The universe … cannot be understood unless one first learns to comprehend the language in which it is written. It is written in the language of mathematics.– Galileo Galilei

The language has only expressions, which are often referred to as
*terms*. A statement in the language is just an expression whose
value is boolean, so either true or false. Given an expression and
the definitions of the names used in it, it is easy to tell if the
expression has a boolean value and so can be interpreted as a
statement.

The language syntax is pretty conventional. It has infix operators,
each having a certain precedence, and function calls. Recall that
predicates and relations are also functions. There are only three
kinds of expressions: *atomic* expressions, which are either a
variable or a constant; function calls, which are either in function
call form or infix form; and functional expressions.

The logic has two kinds of names: identifiers and operator names. An identifier is an alphabetic character possibly followed by additional letters, digits, and underscores (”_“).

All variable names are identifiers. A name that is a single letter, optionally followed by an underscore and one or more digits, is a variable name. If there are any digits, they will display as a subscript on the identifier. The names “T”, “F”, “R”, and “e” are specially reserved for constants and cannot be used as variable names.

Every variable has a type, such as boolean or individual. Prooftoys
does not currently provide a way to declare the type of a variable or
constant, but infers them. Types of some constants such as `T`

, `F`

,
and numeric literals, are predefined.

An operator name is a sequence of printing (currently ASCII) characters that are not letters or digits, brackets, braces, parentheses, colon (”:“) or (”.“).

Numeric literals are a sequence of digits optionally preceded by “-”. The “-” is an operator otherwise. Numeric literals only exist for integers.

Constants named as operators are treated as infix operators, and infix
expressions are parsed according to their precedence . The system
also designates a few other constants such as `div`

and `mod`

as
infix. For more details on the specific predefined names, precedences
and more, see the language summary.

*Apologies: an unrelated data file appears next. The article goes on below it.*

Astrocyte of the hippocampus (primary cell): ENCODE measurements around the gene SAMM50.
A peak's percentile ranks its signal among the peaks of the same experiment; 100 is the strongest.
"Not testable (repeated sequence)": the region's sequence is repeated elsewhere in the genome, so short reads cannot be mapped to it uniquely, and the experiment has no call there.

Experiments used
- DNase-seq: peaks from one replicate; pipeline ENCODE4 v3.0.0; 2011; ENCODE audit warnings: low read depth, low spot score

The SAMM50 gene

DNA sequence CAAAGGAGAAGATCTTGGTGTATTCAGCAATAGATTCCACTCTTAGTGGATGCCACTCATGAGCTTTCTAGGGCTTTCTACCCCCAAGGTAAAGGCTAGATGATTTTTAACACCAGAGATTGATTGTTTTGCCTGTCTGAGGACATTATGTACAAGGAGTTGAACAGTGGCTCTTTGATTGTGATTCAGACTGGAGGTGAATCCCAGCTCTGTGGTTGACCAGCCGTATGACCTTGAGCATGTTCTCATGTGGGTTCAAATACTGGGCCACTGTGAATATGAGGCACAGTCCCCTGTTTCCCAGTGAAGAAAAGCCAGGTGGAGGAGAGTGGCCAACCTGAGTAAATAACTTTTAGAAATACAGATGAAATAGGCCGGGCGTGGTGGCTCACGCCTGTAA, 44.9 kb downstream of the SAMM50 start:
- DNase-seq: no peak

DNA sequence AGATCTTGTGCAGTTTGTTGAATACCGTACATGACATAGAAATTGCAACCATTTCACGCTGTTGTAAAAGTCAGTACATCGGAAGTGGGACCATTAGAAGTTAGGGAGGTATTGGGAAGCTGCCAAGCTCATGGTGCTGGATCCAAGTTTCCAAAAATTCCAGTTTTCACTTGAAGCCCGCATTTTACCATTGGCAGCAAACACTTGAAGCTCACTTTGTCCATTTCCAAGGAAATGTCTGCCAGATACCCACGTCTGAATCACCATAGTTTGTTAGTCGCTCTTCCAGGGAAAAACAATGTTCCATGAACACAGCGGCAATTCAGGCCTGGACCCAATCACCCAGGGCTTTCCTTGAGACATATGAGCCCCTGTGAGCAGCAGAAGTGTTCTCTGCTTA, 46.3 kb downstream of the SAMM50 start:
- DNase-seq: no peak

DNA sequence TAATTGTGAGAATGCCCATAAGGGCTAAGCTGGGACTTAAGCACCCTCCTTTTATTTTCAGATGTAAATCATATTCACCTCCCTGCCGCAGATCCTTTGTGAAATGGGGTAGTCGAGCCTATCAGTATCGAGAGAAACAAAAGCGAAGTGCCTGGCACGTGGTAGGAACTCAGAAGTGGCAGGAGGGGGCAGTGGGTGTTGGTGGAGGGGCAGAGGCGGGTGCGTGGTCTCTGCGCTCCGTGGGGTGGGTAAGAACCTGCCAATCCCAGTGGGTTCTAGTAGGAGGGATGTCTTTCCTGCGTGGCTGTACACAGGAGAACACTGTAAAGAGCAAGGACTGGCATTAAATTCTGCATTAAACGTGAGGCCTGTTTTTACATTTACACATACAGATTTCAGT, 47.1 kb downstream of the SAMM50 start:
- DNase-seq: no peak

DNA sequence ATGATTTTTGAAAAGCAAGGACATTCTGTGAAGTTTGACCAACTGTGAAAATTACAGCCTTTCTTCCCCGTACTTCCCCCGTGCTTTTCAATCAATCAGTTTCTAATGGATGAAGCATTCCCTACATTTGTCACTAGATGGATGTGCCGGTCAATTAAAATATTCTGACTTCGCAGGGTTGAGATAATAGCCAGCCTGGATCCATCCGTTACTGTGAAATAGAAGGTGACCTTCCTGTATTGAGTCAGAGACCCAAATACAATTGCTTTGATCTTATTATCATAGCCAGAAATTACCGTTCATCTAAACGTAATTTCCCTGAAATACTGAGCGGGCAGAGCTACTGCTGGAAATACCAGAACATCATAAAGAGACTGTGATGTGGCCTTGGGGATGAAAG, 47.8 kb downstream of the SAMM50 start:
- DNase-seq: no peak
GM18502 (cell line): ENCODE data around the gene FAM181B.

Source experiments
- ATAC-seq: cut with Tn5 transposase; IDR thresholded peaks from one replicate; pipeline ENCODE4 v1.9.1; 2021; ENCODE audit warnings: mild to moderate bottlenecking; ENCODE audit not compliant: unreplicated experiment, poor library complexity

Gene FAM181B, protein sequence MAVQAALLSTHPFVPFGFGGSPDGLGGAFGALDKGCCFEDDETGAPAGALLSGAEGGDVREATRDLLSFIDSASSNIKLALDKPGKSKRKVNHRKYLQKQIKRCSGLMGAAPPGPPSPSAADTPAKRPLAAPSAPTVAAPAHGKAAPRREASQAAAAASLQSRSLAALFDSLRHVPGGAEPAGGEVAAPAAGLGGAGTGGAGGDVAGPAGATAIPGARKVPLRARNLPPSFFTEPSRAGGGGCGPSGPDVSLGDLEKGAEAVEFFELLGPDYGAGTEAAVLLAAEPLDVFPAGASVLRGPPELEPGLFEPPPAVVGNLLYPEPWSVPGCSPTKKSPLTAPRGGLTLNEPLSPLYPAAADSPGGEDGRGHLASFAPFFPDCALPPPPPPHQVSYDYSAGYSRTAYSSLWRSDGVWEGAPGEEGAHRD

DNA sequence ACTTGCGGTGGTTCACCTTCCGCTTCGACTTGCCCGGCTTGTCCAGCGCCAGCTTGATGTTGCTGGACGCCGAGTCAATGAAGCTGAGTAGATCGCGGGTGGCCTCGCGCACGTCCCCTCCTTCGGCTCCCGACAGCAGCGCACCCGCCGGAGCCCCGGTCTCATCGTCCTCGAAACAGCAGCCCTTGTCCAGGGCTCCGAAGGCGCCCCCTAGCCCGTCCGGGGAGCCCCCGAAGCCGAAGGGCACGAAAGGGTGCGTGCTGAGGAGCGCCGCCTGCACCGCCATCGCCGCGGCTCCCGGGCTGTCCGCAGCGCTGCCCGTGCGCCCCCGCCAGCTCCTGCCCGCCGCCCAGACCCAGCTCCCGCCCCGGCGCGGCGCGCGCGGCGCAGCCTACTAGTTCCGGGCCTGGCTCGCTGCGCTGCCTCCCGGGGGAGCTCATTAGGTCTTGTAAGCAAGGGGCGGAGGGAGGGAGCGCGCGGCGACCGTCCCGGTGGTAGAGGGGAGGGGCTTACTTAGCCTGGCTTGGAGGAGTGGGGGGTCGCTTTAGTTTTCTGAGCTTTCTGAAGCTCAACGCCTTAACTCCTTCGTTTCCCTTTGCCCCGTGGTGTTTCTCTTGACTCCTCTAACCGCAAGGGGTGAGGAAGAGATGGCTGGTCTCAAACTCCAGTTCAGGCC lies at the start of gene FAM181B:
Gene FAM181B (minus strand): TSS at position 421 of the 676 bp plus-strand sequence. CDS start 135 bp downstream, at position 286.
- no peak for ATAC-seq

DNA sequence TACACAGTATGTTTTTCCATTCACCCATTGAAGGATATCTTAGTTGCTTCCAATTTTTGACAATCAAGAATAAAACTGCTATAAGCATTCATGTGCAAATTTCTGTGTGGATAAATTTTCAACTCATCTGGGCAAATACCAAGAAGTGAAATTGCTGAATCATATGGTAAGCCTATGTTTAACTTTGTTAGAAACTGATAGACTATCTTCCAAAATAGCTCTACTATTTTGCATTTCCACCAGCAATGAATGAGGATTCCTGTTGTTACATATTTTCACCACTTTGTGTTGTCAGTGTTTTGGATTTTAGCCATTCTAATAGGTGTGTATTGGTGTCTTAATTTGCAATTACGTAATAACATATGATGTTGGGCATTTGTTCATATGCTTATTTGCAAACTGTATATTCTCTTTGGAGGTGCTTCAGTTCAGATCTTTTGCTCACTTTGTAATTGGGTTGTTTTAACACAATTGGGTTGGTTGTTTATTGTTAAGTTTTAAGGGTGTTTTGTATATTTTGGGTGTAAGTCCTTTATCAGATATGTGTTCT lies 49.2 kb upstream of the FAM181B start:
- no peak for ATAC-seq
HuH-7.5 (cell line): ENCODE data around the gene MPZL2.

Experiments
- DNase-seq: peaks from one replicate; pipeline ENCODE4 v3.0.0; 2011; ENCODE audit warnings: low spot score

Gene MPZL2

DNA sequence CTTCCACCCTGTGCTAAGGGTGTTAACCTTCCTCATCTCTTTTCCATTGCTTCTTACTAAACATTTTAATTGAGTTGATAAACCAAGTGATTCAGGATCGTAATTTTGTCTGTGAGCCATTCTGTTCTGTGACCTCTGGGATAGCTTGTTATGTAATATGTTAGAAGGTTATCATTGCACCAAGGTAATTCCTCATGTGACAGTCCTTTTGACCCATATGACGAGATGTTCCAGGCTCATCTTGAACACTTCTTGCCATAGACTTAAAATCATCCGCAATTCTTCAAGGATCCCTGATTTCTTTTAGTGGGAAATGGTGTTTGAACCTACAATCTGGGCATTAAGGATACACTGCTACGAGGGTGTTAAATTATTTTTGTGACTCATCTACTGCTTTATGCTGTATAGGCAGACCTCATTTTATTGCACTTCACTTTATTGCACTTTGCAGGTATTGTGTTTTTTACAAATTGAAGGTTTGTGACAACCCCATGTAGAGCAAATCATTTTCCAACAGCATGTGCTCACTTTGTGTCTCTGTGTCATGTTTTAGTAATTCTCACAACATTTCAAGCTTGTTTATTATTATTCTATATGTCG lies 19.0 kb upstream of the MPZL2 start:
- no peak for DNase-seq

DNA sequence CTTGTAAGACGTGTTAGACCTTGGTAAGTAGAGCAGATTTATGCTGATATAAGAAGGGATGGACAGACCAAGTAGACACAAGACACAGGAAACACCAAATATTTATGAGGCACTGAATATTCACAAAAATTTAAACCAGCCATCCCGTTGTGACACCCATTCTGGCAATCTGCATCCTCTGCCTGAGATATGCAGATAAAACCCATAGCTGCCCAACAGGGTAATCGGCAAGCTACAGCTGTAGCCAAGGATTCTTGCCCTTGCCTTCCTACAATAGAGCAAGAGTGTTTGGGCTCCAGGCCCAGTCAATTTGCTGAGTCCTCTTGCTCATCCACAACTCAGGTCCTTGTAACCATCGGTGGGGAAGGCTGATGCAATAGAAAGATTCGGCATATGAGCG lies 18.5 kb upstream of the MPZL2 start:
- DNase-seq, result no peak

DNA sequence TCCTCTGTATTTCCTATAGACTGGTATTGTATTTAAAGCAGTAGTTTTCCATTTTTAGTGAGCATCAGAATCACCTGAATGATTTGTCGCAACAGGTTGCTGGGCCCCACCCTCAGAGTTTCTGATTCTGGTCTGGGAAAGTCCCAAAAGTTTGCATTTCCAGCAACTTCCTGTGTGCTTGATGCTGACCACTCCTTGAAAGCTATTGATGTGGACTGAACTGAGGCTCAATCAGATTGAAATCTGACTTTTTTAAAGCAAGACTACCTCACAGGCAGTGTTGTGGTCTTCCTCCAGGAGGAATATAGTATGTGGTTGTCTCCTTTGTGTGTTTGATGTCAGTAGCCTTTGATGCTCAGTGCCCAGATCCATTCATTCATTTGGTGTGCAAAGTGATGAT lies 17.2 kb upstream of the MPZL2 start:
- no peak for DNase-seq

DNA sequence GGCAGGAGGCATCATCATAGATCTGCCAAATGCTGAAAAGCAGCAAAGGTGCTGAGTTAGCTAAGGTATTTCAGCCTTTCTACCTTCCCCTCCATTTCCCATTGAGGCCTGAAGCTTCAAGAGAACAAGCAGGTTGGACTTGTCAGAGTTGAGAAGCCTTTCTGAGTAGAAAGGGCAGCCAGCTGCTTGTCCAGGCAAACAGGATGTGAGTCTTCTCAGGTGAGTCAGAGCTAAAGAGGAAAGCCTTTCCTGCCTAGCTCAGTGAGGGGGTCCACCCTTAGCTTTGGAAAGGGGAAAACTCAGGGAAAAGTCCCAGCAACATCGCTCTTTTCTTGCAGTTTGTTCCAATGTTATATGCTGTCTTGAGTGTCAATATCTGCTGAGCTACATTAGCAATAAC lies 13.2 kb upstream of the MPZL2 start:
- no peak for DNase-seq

To suppress the infix nature of an operator, enclose just its name in
parentheses, as in `(+)`

.

Calls to other functions, using a constant or variable name, or a
functional expression (see below), use the ordinary function call
syntax. In this syntax, to call a function `f`

with argument `x`

,
write `f x`

, where `f`

could be any expresssion, though it should have
a function as its value. For example `R x`

means “x is a real
number”. To call a function with more arguments, just write the
expressions for all the arguments following the expression for the
function, e.g. `log x 10`

.

Ordinary function calls have precedence over all infix operators,
so `sin x / 2`

means the same as `(sin x) / 2`

.

On the other hand, an expression `f g x`

represents
a call to `f`

with two argument, `g`

and `x`

.
Also be sure to be aware that a call
to `f`

with argument `g x`

is written as `f (g x)`

.

For example, a statement that might be conventionally written as

~~f(x) = x + 1~~

would be written in Prooftys as

~~(f x) = x + 1~~

or omitting the parentheses around the function call, like this:

~~f x = x + 1~~

Any expression can be enclosed in parentheses to guarantee its grouping, but an expression enclosed in brackets or braces always represents a function. For example a definition of a function that squares a number might look like:

~~square = [x. x * x]~~

Similarly, a predicate that is true just for positive numbers could be defined as:

~~positive = {x. 0 < x}~~

providing a conventional set notation.

**Note:** Brackets and braces are parsed exactly the same, but Prooftoys
*displays all functions and predicates* using **braces**, e.g. `{x. x * x}`

.

For a relation (e.g. two argument predicate), the logic uses nested lambdas. So we define “greater than” in terms of “less than” like this:

greater = {x. {y. y < x}}

With this definition it is true that `greater x y == y < x`

.

This is comparable to notation you might see else where, such as

greater = {(x, y) | y < x}

A typical statement with a universal quantifier has a form like:

∀ {x. <some-formula> }

and a typical existential statement looks something like:

∃ {x. <some-formula> }

How can that be? In this logic, quantifiers are defined predicates,
not primitives of the language. They take an argument that is a
collection. The universal quantifier predicate is named “forall” and
displays as `∀`

. The existential quantifier is named “exists” and
displays as `∃`

.

The term `{x. p x}`

can be read as set notation, as something like
“the collection of `x`

that have the property `p`

”.

The boolean term `∀ {x. p x}`

is true exactly if
every possible value of `x`

has property `p`

.

An expression of the form `{x. p x}`

can be shortened to just `p`

,
and in some situations you will see a statement such as

∃ p

This is sometimes referred to as Prooftoys “native form” and is often used in preference to the more conventional-looking equivalent:

∃ {x. p x}

A good next step might be to introduce yourself to inference in Prooftoys.